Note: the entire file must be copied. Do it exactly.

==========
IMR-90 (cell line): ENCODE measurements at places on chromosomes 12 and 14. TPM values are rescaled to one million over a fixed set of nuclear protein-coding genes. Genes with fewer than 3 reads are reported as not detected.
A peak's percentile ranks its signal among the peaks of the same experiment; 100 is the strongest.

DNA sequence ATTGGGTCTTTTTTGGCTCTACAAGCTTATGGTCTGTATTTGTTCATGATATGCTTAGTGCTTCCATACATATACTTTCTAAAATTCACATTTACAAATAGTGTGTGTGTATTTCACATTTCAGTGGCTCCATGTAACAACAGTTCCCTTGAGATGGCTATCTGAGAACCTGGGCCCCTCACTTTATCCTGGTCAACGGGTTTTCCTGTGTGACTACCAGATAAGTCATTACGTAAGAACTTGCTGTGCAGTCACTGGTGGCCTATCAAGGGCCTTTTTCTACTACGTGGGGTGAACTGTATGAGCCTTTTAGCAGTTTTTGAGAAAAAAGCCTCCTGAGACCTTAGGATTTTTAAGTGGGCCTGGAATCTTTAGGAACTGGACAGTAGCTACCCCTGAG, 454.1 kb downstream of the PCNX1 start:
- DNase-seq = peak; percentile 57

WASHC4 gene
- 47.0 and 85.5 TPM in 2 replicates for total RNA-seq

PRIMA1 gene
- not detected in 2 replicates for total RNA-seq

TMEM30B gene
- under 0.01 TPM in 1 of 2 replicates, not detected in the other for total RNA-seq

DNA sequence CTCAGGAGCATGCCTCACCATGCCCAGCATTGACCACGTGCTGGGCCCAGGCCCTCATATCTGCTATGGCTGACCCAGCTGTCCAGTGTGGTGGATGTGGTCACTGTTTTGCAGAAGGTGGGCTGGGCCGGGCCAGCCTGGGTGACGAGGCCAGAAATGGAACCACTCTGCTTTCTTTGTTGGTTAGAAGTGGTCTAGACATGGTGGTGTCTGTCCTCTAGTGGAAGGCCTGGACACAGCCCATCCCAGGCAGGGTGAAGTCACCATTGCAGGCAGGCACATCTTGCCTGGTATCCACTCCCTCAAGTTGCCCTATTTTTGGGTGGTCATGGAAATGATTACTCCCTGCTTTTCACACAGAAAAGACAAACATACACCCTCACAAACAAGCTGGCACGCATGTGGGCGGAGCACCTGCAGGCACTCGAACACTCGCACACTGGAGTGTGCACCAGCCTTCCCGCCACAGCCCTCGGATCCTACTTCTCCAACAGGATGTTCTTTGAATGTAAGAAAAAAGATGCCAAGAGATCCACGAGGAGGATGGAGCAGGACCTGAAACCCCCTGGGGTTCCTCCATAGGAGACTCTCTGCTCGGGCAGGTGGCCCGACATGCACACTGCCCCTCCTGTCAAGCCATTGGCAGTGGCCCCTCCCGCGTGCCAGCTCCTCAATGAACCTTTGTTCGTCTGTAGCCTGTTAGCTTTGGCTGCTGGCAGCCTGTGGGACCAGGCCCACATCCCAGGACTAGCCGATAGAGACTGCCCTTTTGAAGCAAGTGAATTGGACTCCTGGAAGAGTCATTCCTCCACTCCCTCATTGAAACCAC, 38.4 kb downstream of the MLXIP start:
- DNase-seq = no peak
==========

IMR-90 (cell line): ENCODE measurements at places on chromosomes 12 and 14. TPM values are rescaled to one million over a fixed set of nuclear protein-coding genes. Genes with fewer than 3 reads are reported as not detected.
A peak's percentile ranks its signal among the peaks of the same experiment; 100 is the strongest.

DNA sequence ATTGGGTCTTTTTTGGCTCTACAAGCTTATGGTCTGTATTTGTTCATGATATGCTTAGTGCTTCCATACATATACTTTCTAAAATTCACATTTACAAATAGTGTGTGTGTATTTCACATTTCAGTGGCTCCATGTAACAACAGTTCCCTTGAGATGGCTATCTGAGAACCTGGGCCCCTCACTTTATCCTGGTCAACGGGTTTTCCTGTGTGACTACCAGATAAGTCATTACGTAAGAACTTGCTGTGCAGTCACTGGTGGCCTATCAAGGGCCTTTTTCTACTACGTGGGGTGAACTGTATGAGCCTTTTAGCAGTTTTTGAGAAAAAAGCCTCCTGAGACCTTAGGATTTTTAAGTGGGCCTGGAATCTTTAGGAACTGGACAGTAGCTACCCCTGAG, 454.1 kb downstream of the PCNX1 start:
- DNase-seq = peak; percentile 57

WASHC4 gene
- 47.0 and 85.5 TPM in 2 replicates for total RNA-seq

PRIMA1 gene
- not detected in 2 replicates for total RNA-seq

TMEM30B gene
- under 0.01 TPM in 1 of 2 replicates, not detected in the other for total RNA-seq

DNA sequence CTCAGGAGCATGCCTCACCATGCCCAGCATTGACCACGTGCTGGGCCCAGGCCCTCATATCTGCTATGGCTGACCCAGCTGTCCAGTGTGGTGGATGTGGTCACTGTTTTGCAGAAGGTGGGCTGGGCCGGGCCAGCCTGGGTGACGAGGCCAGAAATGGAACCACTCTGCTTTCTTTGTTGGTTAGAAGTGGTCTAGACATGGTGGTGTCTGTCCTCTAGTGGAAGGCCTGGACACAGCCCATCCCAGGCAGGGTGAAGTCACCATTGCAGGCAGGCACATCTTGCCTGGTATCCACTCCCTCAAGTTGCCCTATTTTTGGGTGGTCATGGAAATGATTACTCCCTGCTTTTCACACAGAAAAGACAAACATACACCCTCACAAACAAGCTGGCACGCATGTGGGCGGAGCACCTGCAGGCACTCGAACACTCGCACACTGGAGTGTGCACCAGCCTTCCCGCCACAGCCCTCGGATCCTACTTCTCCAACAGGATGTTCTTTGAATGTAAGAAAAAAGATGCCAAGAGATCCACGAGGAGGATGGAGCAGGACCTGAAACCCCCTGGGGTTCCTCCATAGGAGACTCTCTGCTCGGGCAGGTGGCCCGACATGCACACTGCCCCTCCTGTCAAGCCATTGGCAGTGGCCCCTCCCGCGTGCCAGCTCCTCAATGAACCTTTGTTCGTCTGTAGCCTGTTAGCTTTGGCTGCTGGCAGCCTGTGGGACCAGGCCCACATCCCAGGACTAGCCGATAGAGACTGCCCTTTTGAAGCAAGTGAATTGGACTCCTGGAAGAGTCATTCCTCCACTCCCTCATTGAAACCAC, 38.4 kb downstream of the MLXIP start:
- DNase-seq = no peak